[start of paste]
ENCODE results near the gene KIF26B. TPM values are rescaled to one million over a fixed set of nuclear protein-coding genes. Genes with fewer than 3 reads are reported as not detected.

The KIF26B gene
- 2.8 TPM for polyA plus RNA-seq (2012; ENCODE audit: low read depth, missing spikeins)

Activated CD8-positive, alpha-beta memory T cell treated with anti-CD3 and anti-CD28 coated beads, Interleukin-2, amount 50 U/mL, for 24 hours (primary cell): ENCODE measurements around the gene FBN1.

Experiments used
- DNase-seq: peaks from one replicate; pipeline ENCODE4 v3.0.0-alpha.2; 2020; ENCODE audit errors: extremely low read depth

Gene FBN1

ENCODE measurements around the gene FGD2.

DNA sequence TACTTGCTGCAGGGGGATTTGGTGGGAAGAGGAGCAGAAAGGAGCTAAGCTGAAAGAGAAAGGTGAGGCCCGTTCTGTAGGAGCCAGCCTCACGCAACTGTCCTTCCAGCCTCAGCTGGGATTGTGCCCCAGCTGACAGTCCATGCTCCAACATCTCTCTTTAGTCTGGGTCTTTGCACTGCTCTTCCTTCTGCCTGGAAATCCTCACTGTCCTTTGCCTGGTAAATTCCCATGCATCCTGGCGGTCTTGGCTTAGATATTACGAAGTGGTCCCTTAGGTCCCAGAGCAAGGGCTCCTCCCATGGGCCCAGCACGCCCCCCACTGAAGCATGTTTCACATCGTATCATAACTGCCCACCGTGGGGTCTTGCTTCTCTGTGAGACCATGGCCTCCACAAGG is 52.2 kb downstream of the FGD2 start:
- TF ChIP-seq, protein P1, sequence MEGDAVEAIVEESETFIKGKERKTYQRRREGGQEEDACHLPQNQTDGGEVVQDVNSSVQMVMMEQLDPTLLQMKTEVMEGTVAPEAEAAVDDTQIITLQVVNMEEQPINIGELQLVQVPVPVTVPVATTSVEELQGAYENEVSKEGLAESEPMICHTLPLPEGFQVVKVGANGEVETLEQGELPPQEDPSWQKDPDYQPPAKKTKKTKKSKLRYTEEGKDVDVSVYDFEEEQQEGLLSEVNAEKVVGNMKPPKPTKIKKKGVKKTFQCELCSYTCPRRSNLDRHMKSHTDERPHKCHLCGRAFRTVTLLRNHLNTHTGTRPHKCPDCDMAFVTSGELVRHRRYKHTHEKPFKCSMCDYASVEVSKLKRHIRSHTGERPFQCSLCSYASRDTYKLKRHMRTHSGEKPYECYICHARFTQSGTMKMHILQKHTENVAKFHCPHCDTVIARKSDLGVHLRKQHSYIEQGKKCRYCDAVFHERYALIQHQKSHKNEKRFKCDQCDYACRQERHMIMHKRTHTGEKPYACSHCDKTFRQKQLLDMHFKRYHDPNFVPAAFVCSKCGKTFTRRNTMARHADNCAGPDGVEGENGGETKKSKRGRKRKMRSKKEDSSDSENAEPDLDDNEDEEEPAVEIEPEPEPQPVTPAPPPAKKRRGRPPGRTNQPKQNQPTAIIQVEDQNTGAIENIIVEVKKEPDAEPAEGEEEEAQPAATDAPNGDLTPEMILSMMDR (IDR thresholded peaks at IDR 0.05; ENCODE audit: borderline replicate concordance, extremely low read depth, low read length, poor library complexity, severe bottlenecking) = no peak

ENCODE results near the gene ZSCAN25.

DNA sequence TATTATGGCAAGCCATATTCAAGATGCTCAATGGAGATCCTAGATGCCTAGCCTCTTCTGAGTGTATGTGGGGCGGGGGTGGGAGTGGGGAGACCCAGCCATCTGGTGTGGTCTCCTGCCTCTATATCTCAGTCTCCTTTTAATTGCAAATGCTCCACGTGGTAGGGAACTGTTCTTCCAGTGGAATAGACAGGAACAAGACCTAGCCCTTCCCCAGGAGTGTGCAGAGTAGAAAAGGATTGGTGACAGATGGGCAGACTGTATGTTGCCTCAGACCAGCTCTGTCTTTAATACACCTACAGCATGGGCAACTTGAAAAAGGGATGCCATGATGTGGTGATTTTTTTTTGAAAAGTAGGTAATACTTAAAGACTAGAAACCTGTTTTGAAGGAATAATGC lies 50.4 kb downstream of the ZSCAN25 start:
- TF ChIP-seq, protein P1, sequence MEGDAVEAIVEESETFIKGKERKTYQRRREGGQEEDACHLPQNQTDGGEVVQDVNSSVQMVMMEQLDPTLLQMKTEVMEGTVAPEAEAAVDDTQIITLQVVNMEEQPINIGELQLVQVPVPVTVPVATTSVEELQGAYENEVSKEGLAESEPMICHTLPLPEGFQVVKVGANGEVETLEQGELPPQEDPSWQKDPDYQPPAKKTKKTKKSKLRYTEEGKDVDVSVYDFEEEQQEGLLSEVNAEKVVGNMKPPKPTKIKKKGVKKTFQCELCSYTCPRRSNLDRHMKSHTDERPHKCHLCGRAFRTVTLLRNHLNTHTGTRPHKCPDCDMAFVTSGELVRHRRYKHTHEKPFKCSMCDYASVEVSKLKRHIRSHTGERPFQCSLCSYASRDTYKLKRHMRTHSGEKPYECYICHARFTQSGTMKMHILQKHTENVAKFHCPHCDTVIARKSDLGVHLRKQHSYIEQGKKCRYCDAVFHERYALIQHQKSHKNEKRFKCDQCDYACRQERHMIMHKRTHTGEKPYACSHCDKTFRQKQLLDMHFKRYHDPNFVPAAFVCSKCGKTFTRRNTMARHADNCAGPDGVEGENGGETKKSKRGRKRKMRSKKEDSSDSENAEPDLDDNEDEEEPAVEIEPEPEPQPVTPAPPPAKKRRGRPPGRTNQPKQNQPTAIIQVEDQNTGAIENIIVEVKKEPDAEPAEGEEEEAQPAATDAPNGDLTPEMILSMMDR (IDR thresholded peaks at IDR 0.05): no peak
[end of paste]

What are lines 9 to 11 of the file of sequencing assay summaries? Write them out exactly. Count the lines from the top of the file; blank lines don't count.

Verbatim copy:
DNA sequence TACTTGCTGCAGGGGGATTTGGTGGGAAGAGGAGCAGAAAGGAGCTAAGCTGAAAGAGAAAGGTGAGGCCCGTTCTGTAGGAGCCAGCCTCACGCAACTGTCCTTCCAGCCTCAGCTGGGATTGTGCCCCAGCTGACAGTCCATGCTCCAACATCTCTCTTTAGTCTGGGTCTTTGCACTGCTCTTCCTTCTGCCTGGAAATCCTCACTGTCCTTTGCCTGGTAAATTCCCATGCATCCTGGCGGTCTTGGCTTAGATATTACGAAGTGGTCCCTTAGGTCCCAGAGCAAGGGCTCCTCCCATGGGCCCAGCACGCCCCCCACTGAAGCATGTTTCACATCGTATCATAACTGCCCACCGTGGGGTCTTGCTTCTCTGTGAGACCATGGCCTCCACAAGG is 52.2 kb downstream of the FGD2 start:
- TF ChIP-seq, protein P1, sequence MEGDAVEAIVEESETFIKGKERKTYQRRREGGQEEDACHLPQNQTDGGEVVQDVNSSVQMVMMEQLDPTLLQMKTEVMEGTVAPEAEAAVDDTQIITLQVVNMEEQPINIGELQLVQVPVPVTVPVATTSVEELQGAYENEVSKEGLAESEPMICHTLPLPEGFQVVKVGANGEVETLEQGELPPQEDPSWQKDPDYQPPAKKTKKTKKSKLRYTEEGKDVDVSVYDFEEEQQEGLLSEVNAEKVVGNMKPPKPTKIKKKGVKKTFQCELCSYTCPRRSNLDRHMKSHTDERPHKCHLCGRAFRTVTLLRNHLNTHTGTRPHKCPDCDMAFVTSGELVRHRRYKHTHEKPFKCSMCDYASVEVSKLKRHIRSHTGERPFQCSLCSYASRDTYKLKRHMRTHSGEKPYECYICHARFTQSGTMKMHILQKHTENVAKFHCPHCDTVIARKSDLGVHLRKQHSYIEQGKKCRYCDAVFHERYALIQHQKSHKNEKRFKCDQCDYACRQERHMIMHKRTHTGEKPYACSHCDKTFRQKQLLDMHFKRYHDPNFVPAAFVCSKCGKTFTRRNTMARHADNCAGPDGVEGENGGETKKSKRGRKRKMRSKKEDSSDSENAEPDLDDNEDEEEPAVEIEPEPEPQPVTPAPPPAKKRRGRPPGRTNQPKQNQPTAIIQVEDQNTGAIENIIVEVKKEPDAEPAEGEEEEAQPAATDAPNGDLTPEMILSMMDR (IDR thresholded peaks at IDR 0.05; ENCODE audit: borderline replicate concordance, extremely low read depth, low read length, poor library complexity, severe bottlenecking) = no peak

ENCODE results near the gene ZSCAN25.